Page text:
Thursday, January 17, 2013

Tiramisu Yule Log

We've got a number of really wonderful Christmas traditions at my house that have developed since I went away to college and we essentially became a family of adults. We drink gin fizzes and eat cinnamon rolls before we open presents. We open presents one at a time in a circle on the living room floor until Dad gets impatient and just starts opening them out of turn. We drink beer and eat hot crab sandwiches after we open presents. And, for a number of years, my sister and I would get sloshed and try to make dessert for Christmas dinner. This, as you can guess, is a messy, and sometimes frustrating tradition. We have a great time, but not everyone sees the same humor in a melted ice cream cake or a burnt pumpkin pie that I do.

This year I had more time at home before Christmas than I usually do, so I decided to change the tradition: I would make dessert for Christmas dinner on Christmas Eve, sober.

The first step, naturally, was finding the single most complex dessert recipe I could, which is how I found the Gourmet Magazine recipe for a Tiramisu Yule Log. Without even glancing at the estimated time involved in yule logging, I shooed my parents out of their kitchen and got to work. If you're considering this project, I do suggest giving yourself at least 4 hours. You'll have time in between to take a lunch break and read your email, but this is an undertaking you need to plan on. While the Gourmet recipe is really very thorough and easy to follow, I've made a few adjustments from my own experience.

Step 1: Make a very, very fancy cake.
Ingredients for Cake:
1/2 cup sifted cake flour (not self-rising; sift before measuring), plus additional for dusting pan
5 large eggs, separated, left at room temperature for 30 minutes
1 teaspoon vanilla
1/2 cup plus 2 tablespoons granulated sugar, divided
1/4 teaspoon salt
1/4 teaspoon cream of tartar
1/2 stick (1/4 cup) unsalted butter, melted and cooled
2 tablespoons confectioners' sugar
To make Cake:
Heat oven to 350°F with rack in middle. Butter pan and line bottom and sides with 1 sheet of parchment paper. Butter paper and dust with additional flour, knocking out excess.
Beat together yolks, vanilla, and 1/2 cup sugar in a large bowl with an electric mixer at high speed until thick and pale and mixture forms a ribbon that takes 2 seconds to dissolve when beaters are lifted, 5 to 8 minutes in a stand mixer or 8 to 12 minutes with a handheld. Awe at how fluffy egg yolks can get. Sift (yes, go find the sifter; I know you don't want to, but you have to; go) half of flour over yolks and fold it in gently but thoroughly, then sift and fold in remaining flour. Start to wonder, now about 20 minutes into this project, just what you've gotten yourself into.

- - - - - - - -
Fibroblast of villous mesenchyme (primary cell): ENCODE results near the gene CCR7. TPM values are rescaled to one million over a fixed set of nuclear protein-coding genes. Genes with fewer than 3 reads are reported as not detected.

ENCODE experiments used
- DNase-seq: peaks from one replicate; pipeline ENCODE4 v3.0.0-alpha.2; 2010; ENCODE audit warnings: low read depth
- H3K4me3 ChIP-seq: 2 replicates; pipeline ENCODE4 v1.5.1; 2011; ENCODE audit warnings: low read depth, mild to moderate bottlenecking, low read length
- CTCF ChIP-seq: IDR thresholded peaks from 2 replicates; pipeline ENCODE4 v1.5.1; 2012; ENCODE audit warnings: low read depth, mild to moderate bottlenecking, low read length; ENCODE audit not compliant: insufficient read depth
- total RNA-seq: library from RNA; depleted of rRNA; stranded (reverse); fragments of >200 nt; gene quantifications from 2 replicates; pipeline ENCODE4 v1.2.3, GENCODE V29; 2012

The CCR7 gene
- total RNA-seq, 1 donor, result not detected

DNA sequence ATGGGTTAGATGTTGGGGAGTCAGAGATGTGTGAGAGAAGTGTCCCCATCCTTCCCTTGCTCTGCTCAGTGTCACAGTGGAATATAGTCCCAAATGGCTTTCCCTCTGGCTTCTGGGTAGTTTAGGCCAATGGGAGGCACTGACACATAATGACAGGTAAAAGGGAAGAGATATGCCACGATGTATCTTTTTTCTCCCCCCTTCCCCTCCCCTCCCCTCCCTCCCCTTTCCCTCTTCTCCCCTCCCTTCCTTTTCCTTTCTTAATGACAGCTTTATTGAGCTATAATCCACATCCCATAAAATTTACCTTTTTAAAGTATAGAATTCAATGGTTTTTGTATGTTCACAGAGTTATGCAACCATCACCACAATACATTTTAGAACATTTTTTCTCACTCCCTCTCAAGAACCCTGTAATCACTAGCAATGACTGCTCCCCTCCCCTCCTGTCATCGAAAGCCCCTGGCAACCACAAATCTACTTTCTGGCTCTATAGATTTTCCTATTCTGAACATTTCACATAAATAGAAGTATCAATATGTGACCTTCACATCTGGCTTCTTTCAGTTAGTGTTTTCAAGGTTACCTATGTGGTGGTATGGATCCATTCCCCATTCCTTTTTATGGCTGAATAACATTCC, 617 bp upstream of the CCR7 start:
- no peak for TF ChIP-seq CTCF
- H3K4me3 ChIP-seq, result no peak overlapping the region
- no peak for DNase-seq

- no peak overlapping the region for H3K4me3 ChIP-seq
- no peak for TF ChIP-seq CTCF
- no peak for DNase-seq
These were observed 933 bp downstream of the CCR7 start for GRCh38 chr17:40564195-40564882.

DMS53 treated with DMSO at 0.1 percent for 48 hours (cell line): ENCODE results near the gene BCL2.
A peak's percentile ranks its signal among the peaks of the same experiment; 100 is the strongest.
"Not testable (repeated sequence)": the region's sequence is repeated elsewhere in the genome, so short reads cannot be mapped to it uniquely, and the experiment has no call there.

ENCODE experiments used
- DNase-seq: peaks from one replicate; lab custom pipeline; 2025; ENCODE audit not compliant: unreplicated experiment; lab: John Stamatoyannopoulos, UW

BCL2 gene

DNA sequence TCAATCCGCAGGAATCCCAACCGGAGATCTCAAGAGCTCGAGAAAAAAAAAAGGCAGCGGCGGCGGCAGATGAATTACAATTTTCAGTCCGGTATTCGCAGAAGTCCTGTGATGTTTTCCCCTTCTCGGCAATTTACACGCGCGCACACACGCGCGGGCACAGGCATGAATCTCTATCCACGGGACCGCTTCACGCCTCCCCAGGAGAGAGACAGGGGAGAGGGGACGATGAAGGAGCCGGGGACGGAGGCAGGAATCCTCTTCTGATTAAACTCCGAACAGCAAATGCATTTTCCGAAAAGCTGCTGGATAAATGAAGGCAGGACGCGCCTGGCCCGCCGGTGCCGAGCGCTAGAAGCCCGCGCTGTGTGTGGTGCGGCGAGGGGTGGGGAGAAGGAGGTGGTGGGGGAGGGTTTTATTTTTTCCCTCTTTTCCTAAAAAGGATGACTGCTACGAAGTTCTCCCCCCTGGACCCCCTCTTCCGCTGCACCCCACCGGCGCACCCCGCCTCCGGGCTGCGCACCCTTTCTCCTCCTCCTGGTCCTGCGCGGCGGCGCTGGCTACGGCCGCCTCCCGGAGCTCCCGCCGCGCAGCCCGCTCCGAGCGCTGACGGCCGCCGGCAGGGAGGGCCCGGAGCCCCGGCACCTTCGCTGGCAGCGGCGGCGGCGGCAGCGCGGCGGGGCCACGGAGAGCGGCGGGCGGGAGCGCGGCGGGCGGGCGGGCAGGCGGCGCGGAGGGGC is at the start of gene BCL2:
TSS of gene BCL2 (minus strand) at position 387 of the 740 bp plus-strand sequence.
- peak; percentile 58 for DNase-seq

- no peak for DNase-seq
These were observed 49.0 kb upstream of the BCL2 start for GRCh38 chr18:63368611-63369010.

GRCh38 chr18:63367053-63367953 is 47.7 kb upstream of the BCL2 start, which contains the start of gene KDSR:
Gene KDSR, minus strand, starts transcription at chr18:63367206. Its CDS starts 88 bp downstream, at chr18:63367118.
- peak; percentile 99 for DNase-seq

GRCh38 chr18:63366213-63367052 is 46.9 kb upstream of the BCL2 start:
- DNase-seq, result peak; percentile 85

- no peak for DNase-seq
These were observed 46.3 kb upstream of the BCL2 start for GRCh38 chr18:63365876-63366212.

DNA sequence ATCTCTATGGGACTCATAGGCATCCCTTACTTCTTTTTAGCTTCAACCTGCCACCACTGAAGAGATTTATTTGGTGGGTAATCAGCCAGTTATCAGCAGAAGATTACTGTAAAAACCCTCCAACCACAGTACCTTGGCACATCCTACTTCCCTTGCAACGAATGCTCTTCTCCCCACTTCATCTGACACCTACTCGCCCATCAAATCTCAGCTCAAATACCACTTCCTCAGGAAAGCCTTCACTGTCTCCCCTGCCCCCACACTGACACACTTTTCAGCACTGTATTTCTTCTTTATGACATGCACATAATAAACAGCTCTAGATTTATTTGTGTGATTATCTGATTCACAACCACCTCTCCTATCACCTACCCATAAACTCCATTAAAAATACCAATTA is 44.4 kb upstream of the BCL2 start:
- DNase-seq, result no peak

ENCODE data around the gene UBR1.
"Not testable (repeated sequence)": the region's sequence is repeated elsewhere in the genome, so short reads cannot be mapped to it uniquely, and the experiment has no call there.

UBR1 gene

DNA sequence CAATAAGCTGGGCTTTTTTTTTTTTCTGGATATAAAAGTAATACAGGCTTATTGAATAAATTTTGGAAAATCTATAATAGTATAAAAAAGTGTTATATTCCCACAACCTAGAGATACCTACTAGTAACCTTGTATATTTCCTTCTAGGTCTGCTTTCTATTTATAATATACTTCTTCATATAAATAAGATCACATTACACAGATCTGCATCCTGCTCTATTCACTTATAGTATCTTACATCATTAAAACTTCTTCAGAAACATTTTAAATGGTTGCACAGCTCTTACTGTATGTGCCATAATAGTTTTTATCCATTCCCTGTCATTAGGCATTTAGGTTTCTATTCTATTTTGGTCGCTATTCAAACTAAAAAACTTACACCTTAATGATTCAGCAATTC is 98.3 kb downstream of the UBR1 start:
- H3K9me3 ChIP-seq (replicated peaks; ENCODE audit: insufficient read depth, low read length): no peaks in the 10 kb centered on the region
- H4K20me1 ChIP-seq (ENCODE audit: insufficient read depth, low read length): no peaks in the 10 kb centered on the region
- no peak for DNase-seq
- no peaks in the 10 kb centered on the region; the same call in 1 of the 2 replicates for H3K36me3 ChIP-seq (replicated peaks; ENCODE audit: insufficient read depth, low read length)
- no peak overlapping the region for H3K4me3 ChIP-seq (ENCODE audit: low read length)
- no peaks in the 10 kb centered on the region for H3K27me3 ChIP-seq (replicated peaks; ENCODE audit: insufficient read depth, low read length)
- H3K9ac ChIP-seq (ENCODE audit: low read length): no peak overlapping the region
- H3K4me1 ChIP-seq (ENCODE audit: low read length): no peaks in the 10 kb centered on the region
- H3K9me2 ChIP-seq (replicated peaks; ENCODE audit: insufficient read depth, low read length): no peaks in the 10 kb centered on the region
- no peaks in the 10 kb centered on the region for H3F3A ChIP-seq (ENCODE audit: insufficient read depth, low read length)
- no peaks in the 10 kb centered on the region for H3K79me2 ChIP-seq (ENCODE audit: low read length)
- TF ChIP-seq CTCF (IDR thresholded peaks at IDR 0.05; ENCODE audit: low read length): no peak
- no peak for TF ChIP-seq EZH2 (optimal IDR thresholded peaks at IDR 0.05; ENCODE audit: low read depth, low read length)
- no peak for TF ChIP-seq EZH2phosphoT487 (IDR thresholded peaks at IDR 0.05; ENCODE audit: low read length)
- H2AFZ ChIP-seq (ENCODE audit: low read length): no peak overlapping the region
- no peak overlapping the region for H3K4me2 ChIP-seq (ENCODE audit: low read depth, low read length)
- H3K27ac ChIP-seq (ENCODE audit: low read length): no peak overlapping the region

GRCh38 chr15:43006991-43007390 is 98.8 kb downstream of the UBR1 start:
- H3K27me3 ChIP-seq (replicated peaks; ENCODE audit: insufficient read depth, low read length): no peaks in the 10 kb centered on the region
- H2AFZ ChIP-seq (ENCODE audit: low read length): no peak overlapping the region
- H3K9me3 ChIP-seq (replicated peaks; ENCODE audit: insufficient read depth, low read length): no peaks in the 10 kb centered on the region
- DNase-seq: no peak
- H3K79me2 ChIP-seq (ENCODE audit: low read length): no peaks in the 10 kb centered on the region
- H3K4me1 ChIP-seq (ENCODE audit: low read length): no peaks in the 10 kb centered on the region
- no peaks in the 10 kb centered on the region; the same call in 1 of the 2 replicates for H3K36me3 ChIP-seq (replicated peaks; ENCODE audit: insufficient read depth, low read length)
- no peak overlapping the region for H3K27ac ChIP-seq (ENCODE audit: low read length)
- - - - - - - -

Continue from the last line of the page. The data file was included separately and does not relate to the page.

If you're using a Kitchen Aid, transfer the yolk mixture into a medium bowl and wash the mixing bowl; wonder just how many dishes you're going to get dirty while making this cake. Beat whites with salt and cream of tartar in a large metal bowl with cleaned beaters at medium speed until they just hold soft peaks. Beat in remaining 2 tablespoons sugar, 1/2 tablespoon at a time, and continue to beat until whites just hold stiff peaks. Stop and consider the fact that if you'd just made a lemon meringue pie, you'd be pretty much done by now.
Fold 1/4 of whites into yolk mixture to lighten, then fold in remaining whites gently but thoroughly.
Stir 1/2 cup batter into melted butter in a small bowl (yep, that's 3 bowls already) until combined, then fold butter mixture into batter gently but thoroughly. Spread batter evenly in sheet pan and rap once on counter to help eliminate air bubbles.
Bake until top of cake springs back when gently pressed with finger, 7 to 10 minutes.
Sift top of hot cake evenly with confectioners' sugar (see, this is why I made you find the sifter the first time) and cover cake with a clean kitchen towel (not terry cloth) followed by a baking sheet. You may want to find someone to spot you during this step. You worked hard on this cake and don't want to break it. Holding sheet and cake pan together with oven mitts, flip cake onto cloth on baking sheet. Carefully peel off and discard parchment paper. Pat yourself on the back, rockstar.